As U.S. free-speech advocates celebrate last week's derailment of the Communications Decency Act, the issue of objectionable material on the Internet is heating up on yet another front: Australia.
The attorneys general of the eight Australian territories will meet in July to consider nationwide adoption of Internet censorship regulations proposed in April by Attorney General John Shaw of New South Wales. The proposal follows attempts by two Australian territorial parliaments to enact regulation of online content.
Even though regulations are only at the proposal stage, they are already drawing strong reaction. The online rights group Electronic Frontiers Australia has recently launched a campaign called STOP! to encourage Australian Internet users to contact their state attorneys general and protest.
Shaw has targeted what he describes as "the proliferation of offensive material--such as pornography and sexually explicit games--on the Internet." If the law is approved, access providers or Internet users found guilty of "transmission of, permitting access to and retrieval of, and advertising of such material" would be punished with up to two years' imprisonment.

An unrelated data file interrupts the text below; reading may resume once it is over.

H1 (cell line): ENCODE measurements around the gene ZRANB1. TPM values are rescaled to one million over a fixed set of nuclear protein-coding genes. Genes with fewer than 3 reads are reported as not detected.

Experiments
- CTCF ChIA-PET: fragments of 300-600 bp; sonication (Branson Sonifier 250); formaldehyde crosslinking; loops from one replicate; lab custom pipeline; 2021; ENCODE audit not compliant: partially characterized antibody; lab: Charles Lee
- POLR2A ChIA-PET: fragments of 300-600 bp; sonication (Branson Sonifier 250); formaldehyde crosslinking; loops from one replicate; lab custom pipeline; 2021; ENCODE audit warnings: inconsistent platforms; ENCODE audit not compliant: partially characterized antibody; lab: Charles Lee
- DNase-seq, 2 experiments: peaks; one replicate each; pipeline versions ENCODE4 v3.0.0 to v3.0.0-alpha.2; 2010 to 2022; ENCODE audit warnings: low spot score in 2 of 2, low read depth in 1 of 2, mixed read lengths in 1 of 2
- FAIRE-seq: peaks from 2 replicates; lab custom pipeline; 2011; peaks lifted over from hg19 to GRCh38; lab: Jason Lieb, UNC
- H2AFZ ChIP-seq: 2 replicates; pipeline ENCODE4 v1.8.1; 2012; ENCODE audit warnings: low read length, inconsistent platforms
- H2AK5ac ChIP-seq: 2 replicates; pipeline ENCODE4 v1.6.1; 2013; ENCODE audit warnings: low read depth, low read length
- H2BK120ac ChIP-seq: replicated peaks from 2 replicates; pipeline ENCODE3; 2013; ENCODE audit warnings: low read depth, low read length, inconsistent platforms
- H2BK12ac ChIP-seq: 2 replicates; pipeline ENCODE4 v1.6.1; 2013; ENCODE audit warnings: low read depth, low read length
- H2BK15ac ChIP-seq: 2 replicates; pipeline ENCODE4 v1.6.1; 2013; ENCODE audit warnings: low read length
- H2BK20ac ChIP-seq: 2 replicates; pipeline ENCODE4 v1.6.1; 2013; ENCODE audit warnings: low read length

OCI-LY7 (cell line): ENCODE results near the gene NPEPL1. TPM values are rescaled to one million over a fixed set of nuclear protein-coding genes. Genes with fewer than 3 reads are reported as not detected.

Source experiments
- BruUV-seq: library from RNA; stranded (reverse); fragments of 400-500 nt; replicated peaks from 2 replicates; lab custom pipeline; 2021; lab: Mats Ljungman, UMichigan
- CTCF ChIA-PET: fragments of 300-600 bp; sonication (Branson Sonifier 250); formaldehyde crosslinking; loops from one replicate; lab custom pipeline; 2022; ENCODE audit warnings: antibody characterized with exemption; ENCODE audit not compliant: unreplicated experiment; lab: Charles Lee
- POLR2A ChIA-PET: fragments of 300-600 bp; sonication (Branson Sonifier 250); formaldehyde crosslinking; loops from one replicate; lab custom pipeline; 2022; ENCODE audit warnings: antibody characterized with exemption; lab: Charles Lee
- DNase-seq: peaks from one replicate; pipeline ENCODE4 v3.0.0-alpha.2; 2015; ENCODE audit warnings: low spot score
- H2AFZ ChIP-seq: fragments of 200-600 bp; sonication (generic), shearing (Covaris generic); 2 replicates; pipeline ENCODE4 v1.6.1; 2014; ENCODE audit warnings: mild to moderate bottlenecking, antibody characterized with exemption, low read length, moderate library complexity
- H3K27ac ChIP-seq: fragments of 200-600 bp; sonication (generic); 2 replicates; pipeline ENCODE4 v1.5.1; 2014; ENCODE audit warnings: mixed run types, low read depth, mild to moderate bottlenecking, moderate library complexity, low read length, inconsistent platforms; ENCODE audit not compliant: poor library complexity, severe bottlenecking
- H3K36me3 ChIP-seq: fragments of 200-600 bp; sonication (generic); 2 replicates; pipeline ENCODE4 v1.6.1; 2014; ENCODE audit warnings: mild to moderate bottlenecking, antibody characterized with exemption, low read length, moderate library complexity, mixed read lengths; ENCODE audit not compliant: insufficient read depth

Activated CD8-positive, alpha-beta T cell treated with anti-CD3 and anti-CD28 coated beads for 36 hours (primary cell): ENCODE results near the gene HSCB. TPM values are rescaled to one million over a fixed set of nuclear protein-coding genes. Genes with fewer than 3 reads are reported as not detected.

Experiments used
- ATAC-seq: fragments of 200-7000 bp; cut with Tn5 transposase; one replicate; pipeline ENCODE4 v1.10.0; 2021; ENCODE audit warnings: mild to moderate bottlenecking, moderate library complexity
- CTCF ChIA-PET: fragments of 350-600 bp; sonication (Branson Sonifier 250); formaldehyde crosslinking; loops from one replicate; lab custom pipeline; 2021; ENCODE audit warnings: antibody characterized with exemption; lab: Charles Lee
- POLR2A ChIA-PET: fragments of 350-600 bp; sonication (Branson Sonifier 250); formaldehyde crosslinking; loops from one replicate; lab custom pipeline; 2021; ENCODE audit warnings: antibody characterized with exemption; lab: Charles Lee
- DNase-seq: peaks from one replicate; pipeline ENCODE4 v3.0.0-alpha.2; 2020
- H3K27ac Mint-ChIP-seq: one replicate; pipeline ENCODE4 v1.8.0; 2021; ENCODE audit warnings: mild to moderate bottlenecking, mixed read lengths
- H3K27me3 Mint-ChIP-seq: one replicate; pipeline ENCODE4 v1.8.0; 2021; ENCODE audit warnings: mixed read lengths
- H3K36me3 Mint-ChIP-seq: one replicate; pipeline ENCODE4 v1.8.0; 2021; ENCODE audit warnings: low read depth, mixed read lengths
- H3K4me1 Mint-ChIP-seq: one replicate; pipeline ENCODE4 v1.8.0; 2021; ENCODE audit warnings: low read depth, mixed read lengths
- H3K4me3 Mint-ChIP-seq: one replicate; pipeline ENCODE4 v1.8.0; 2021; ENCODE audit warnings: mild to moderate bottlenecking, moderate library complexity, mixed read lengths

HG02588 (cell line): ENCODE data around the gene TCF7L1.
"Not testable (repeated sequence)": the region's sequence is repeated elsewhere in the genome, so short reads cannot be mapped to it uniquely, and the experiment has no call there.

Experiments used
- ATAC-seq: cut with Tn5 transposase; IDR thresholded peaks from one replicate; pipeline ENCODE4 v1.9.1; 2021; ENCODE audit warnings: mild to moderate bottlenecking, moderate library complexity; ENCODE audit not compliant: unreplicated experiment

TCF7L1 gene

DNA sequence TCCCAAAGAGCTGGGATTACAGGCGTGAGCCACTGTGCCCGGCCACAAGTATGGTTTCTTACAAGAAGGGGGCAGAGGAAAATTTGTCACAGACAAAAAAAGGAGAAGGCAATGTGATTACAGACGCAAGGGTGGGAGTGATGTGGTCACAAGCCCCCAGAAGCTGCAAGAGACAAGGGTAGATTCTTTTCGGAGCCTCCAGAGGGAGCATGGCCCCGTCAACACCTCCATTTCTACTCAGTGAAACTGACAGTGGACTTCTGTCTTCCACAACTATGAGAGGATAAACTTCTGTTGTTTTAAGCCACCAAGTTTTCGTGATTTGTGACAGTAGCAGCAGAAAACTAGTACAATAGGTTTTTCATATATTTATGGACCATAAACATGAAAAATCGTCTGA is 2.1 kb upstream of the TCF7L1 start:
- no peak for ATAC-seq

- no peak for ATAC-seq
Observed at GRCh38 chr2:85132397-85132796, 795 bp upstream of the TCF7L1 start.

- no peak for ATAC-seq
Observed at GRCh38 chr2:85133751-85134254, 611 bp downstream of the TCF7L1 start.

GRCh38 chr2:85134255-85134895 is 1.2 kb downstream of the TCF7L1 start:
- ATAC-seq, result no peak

The proposal defines objectionable as anything that would "depict, express, or otherwise deal with matters of sex, drug misuse or addiction, crime, cruelty, violence, or revolting or abhorrent phenomena in such a way that they offend against the standards of morality, decency, and propriety generally accepted by reasonable adults."
Shaw's critics argue that the proposed law would force Internet service providers to monitor their customers' email and other online activity, as well as expose users to potential blackmail and harassment.
Australia is only the latest of many countries wrestling with regulation of the booming Internet and the vast stores of information it delivers, usually with little or no outside scrutiny before going online for millions to see. In Europe, German and French police have taken action against Internet access providers because of child pornography, while Asian countries such as China, Singapore, and Vietnam point to national, political and cultural interests as a reason to monitor or curb access to the global network within their borders.